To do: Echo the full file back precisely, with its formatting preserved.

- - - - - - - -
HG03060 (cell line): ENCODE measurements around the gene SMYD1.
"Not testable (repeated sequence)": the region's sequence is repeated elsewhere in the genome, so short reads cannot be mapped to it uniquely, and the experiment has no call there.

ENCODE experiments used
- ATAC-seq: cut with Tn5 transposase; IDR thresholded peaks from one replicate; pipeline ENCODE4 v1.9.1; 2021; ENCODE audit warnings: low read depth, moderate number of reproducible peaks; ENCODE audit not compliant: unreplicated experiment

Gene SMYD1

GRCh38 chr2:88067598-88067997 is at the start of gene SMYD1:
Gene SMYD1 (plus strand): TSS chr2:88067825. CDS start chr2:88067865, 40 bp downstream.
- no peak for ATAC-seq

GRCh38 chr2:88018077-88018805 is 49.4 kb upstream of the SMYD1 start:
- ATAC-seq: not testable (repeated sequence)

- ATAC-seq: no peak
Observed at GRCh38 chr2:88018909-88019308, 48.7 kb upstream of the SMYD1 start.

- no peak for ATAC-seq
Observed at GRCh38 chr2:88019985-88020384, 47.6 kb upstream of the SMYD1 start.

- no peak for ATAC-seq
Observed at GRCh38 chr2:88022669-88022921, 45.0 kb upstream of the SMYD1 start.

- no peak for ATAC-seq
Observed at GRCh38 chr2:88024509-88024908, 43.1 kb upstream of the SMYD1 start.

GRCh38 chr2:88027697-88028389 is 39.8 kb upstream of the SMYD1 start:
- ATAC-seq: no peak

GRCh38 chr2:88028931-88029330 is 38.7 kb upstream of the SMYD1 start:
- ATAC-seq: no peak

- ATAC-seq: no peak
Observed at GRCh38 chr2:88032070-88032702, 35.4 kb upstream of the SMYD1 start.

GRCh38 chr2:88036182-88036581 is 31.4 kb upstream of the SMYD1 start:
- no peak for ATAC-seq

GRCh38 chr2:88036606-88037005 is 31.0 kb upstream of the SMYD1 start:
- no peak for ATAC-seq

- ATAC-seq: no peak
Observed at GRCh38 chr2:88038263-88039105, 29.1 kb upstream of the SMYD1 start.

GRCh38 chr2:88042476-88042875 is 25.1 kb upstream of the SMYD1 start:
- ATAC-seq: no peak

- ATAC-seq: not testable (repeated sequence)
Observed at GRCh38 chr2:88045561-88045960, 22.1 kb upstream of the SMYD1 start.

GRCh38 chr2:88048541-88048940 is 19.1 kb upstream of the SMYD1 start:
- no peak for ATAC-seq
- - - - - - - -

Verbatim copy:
HG03060 (cell line): ENCODE measurements around the gene SMYD1.
"Not testable (repeated sequence)": the region's sequence is repeated elsewhere in the genome, so short reads cannot be mapped to it uniquely, and the experiment has no call there.

ENCODE experiments used
- ATAC-seq: cut with Tn5 transposase; IDR thresholded peaks from one replicate; pipeline ENCODE4 v1.9.1; 2021; ENCODE audit warnings: low read depth, moderate number of reproducible peaks; ENCODE audit not compliant: unreplicated experiment

Gene SMYD1

GRCh38 chr2:88067598-88067997 is at the start of gene SMYD1:
Gene SMYD1 (plus strand): TSS chr2:88067825. CDS start chr2:88067865, 40 bp downstream.
- no peak for ATAC-seq

GRCh38 chr2:88018077-88018805 is 49.4 kb upstream of the SMYD1 start:
- ATAC-seq: not testable (repeated sequence)

- ATAC-seq: no peak
Observed at GRCh38 chr2:88018909-88019308, 48.7 kb upstream of the SMYD1 start.

- no peak for ATAC-seq
Observed at GRCh38 chr2:88019985-88020384, 47.6 kb upstream of the SMYD1 start.

- no peak for ATAC-seq
Observed at GRCh38 chr2:88022669-88022921, 45.0 kb upstream of the SMYD1 start.

- no peak for ATAC-seq
Observed at GRCh38 chr2:88024509-88024908, 43.1 kb upstream of the SMYD1 start.

GRCh38 chr2:88027697-88028389 is 39.8 kb upstream of the SMYD1 start:
- ATAC-seq: no peak

GRCh38 chr2:88028931-88029330 is 38.7 kb upstream of the SMYD1 start:
- ATAC-seq: no peak

- ATAC-seq: no peak
Observed at GRCh38 chr2:88032070-88032702, 35.4 kb upstream of the SMYD1 start.

GRCh38 chr2:88036182-88036581 is 31.4 kb upstream of the SMYD1 start:
- no peak for ATAC-seq

GRCh38 chr2:88036606-88037005 is 31.0 kb upstream of the SMYD1 start:
- no peak for ATAC-seq

- ATAC-seq: no peak
Observed at GRCh38 chr2:88038263-88039105, 29.1 kb upstream of the SMYD1 start.

GRCh38 chr2:88042476-88042875 is 25.1 kb upstream of the SMYD1 start:
- ATAC-seq: no peak

- ATAC-seq: not testable (repeated sequence)
Observed at GRCh38 chr2:88045561-88045960, 22.1 kb upstream of the SMYD1 start.

GRCh38 chr2:88048541-88048940 is 19.1 kb upstream of the SMYD1 start:
- no peak for ATAC-seq